Mr. Simon was pivotal in imagining the larger universe the Simpsons live in. Their home is the Middle American setting of Springfield, where the mall features such vendors as the Jerky Hut, the Ear Piercery and the International House of Answering Machines.
“He brought a broader perspective to it,” Wallace Wolodarsky, one of the show’s original writers, told Ortved. “He made it bigger than just the family. What’s such an important part of ‘The Simpsons’ is the world of characters it exists in.”
Above all, Mr. Simon tried to keep the cartoon firmly grounded in the rules of normal sitcom “reality.” Ortved quoted one assistant on the show who said that Groening wanted the matriarch, Marge Simpson, to let down her towering blue beehive and reveal rabbit ears. Mr. Simon torpedoed the idea.
When Mr. Simon thought there had been too many “cheap shots” against the nuclear power industry, he issued a directive: “No more three-eyed fish.”
Although regarded by his supporters as a creative visionary, Mr. Simon could also be a polarizing force backstage. His often dismissive, biting style could send writers streaming out of his office in tears, and he complained bitterly about feeling underpaid and underappreciated for his contributions.
Groening told the New York Times that Mr. Simon was “brilliantly funny and one of the smartest writers I’ve ever worked with, although unpleasant and mentally unbalanced.”
Mr. Simon did not disagree. He told “60 Minutes” that working in television brought out the worst in him. “Any show I’ve ever worked on, it turns me into a monster,” he said. “I go crazy, I hate myself.”
The son of a garment industry executive, Samuel Simon was born June 6, 1955, and raised in Beverly Hills. One of his neighbors was Groucho Marx.
Mr. Simon showed early talent for cartooning but was rejected from an introductory drawing class while attending Stanford University. As he recalled to the alumni magazine, the professor explained, “You’d be taking the space of a student who has talent.”
Mr. Simon, a psychology major, became a cartoonist for the campus newspaper and contributed cartoons to San Francisco newspapers. After graduation in 1977, he was a storyboard artist for a studio that made cartoon shows such as “Fat Albert.”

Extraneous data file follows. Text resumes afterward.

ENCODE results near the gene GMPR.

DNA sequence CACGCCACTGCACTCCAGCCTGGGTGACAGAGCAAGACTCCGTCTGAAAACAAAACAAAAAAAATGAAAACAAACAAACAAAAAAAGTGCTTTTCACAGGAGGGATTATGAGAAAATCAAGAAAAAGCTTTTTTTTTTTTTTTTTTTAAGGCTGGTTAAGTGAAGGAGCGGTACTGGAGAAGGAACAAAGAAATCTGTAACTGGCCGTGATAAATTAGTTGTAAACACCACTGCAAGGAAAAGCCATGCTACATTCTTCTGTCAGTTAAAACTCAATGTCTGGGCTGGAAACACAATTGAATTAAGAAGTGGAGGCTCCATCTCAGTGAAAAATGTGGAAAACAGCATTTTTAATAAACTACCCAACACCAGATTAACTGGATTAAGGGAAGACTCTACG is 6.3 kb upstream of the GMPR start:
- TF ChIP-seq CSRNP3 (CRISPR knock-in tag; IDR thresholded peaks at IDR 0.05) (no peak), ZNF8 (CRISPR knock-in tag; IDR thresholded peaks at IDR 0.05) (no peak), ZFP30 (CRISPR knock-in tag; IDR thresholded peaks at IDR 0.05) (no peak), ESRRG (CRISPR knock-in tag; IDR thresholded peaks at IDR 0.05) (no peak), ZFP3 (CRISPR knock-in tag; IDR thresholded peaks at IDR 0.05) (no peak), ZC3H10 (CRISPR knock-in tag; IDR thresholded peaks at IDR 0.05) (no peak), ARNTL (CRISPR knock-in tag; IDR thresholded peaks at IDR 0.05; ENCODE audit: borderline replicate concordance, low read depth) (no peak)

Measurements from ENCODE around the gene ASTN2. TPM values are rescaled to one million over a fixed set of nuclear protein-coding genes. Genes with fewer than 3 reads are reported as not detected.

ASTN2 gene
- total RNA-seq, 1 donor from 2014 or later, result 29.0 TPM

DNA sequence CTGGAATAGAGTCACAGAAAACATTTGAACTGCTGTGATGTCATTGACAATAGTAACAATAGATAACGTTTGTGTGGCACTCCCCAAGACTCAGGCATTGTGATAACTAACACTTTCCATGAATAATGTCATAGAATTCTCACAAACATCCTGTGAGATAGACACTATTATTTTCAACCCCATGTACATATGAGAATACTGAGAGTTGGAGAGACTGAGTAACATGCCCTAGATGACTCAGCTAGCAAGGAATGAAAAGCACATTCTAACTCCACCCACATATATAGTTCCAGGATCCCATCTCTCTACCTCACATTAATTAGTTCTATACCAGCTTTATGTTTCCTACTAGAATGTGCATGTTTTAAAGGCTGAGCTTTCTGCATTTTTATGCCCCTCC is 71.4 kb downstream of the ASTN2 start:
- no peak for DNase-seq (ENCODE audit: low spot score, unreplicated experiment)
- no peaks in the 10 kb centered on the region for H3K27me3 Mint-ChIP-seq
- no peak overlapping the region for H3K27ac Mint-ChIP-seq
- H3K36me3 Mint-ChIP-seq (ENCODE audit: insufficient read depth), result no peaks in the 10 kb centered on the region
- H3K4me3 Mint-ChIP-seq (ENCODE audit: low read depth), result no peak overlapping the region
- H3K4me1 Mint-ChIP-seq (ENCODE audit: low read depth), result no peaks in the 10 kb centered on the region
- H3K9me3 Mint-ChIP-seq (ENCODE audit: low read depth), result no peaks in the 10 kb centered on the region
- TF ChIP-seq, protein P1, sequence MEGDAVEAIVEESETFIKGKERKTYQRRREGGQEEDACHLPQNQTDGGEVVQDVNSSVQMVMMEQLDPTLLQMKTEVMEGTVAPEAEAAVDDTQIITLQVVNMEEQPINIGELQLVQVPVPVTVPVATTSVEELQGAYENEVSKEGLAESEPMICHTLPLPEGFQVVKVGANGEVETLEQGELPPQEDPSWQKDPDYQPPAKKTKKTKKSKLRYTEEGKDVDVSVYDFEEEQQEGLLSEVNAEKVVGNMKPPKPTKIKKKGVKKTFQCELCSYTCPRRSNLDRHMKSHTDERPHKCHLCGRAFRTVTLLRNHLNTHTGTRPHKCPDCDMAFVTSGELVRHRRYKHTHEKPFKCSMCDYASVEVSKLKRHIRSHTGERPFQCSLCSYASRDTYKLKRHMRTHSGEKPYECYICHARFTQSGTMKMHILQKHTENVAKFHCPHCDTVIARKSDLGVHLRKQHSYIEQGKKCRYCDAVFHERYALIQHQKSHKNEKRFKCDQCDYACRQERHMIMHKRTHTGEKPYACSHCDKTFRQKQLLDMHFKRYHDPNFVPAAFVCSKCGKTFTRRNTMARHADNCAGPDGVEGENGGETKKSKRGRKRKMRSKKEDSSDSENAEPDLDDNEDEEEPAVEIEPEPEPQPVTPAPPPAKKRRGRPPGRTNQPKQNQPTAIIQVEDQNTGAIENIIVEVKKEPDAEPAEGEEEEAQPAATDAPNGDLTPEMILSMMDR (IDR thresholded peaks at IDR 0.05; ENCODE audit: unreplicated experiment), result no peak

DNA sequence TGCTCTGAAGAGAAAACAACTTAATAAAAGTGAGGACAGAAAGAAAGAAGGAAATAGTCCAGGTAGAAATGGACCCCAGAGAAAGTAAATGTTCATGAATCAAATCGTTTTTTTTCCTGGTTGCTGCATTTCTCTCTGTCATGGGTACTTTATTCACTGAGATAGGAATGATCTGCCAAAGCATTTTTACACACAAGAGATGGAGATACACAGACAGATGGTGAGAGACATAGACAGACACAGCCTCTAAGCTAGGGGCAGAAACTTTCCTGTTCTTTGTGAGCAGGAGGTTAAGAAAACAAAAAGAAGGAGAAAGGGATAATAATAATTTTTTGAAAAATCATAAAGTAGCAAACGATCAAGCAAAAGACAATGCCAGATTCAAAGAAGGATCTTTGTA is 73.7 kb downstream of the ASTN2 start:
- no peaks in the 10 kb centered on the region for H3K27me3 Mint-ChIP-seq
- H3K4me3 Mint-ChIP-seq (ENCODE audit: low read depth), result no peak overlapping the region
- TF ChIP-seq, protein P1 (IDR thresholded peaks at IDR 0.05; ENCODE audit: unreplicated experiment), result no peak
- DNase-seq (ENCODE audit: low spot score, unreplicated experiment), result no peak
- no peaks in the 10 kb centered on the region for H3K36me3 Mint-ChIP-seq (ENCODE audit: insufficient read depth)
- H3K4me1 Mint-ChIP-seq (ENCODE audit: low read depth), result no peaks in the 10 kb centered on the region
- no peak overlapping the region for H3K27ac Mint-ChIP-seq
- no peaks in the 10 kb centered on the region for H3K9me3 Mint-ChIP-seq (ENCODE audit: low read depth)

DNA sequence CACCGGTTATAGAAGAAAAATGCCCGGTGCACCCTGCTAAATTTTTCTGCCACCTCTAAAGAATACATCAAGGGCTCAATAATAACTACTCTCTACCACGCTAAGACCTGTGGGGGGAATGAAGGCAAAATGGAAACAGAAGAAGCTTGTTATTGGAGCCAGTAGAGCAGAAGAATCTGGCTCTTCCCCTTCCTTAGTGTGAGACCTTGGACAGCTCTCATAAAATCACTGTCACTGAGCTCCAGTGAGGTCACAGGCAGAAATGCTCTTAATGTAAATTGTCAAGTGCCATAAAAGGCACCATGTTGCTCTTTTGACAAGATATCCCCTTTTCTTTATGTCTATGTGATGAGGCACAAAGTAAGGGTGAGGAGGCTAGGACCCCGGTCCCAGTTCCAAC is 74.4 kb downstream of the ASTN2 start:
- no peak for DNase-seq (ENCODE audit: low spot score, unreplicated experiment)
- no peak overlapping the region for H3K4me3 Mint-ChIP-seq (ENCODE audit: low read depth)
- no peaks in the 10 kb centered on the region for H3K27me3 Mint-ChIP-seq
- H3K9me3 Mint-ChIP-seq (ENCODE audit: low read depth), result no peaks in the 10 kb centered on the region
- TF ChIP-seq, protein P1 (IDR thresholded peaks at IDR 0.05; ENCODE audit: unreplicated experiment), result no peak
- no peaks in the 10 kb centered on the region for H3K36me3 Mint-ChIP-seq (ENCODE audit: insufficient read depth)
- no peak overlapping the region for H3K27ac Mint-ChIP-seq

His breakthrough came in 1981 when he submitted an unsolicited script to “Taxi,” a sitcom starring Danny DeVito and Judd Hirsch about a group of cab company misfits. Mr. Simon was hired as a full-time writer and then script overseer until the series (then on NBC) ended in 1983 amid dwindling ratings.
From there, he wrote for the wildly popular NBC sitcom “Cheers” for its first three seasons. He also wrote the script for the 1991 movie comedy “The Super,” starring Joe Pesci as a slumlord ordered by a judge to live in his own building.
After leaving “The Simpsons,” Mr. Simon periodically worked as a director on “The Drew Carey Show,” executive producer of “The George Carlin Show,” host of the short-lived poker series “Sam’s Game” for Playboy TV and a consultant on the FX comedy “Anger Management.” He also managed the world heavyweight boxing champion Lamon Brewster and appeared often as a guest on Howard Stern’s radio shows.
His marriages to actress Jennifer Tilly and Playboy Playmate Jami Ferrell ended in divorce. Survivors include a sister.
In recent years, Mr. Simon was primarily devoted to philanthropy. His Malibu-based foundation gave to charities such as People for the Ethical Treatment of Animals (which named its Norfolk headquarters in his honor) and the Sea Shepherd Conservation Society, a marine conservation organization. His Malibu estate became a sanctuary for dogs rescued from shelters and trained to serve as companions for the deaf.
“Thanks to Bart Simpson,” he said, “I have a pretty good life.”